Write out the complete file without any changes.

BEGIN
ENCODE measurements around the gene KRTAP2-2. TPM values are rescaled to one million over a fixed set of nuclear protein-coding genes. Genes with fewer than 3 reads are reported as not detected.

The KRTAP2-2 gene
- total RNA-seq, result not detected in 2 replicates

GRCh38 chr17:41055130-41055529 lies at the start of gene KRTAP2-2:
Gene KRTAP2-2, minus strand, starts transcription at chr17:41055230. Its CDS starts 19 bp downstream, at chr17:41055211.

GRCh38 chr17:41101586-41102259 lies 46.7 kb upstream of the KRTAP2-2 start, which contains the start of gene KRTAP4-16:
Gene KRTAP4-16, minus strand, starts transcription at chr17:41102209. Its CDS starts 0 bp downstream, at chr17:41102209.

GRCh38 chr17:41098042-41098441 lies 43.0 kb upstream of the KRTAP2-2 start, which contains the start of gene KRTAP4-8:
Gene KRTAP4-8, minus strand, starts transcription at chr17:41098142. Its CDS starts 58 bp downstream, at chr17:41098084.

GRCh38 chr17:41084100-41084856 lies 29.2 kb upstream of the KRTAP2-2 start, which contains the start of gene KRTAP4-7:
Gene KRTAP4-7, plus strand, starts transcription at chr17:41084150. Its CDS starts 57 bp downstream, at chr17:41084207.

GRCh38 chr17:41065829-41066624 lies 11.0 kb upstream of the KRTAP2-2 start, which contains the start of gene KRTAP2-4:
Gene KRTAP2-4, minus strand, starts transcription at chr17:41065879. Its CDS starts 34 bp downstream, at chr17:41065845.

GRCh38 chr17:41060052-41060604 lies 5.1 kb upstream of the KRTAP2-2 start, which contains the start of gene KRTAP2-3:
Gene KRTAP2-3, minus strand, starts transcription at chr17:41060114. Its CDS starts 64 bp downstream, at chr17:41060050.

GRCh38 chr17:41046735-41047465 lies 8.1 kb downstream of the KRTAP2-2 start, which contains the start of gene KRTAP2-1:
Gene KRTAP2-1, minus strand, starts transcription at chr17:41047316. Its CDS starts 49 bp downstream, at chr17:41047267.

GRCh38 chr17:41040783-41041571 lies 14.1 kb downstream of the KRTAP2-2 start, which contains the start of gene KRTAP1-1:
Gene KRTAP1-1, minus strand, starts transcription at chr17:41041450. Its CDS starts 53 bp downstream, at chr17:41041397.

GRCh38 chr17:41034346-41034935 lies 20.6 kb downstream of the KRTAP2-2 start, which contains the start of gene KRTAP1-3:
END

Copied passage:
ENCODE measurements around the gene KRTAP2-2. TPM values are rescaled to one million over a fixed set of nuclear protein-coding genes. Genes with fewer than 3 reads are reported as not detected.

The KRTAP2-2 gene
- total RNA-seq, result not detected in 2 replicates

GRCh38 chr17:41055130-41055529 lies at the start of gene KRTAP2-2:
Gene KRTAP2-2, minus strand, starts transcription at chr17:41055230. Its CDS starts 19 bp downstream, at chr17:41055211.

GRCh38 chr17:41101586-41102259 lies 46.7 kb upstream of the KRTAP2-2 start, which contains the start of gene KRTAP4-16:
Gene KRTAP4-16, minus strand, starts transcription at chr17:41102209. Its CDS starts 0 bp downstream, at chr17:41102209.

GRCh38 chr17:41098042-41098441 lies 43.0 kb upstream of the KRTAP2-2 start, which contains the start of gene KRTAP4-8:
Gene KRTAP4-8, minus strand, starts transcription at chr17:41098142. Its CDS starts 58 bp downstream, at chr17:41098084.

GRCh38 chr17:41084100-41084856 lies 29.2 kb upstream of the KRTAP2-2 start, which contains the start of gene KRTAP4-7:
Gene KRTAP4-7, plus strand, starts transcription at chr17:41084150. Its CDS starts 57 bp downstream, at chr17:41084207.

GRCh38 chr17:41065829-41066624 lies 11.0 kb upstream of the KRTAP2-2 start, which contains the start of gene KRTAP2-4:
Gene KRTAP2-4, minus strand, starts transcription at chr17:41065879. Its CDS starts 34 bp downstream, at chr17:41065845.

GRCh38 chr17:41060052-41060604 lies 5.1 kb upstream of the KRTAP2-2 start, which contains the start of gene KRTAP2-3:
Gene KRTAP2-3, minus strand, starts transcription at chr17:41060114. Its CDS starts 64 bp downstream, at chr17:41060050.

GRCh38 chr17:41046735-41047465 lies 8.1 kb downstream of the KRTAP2-2 start, which contains the start of gene KRTAP2-1:
Gene KRTAP2-1, minus strand, starts transcription at chr17:41047316. Its CDS starts 49 bp downstream, at chr17:41047267.

GRCh38 chr17:41040783-41041571 lies 14.1 kb downstream of the KRTAP2-2 start, which contains the start of gene KRTAP1-1:
Gene KRTAP1-1, minus strand, starts transcription at chr17:41041450. Its CDS starts 53 bp downstream, at chr17:41041397.

GRCh38 chr17:41034346-41034935 lies 20.6 kb downstream of the KRTAP2-2 start, which contains the start of gene KRTAP1-3: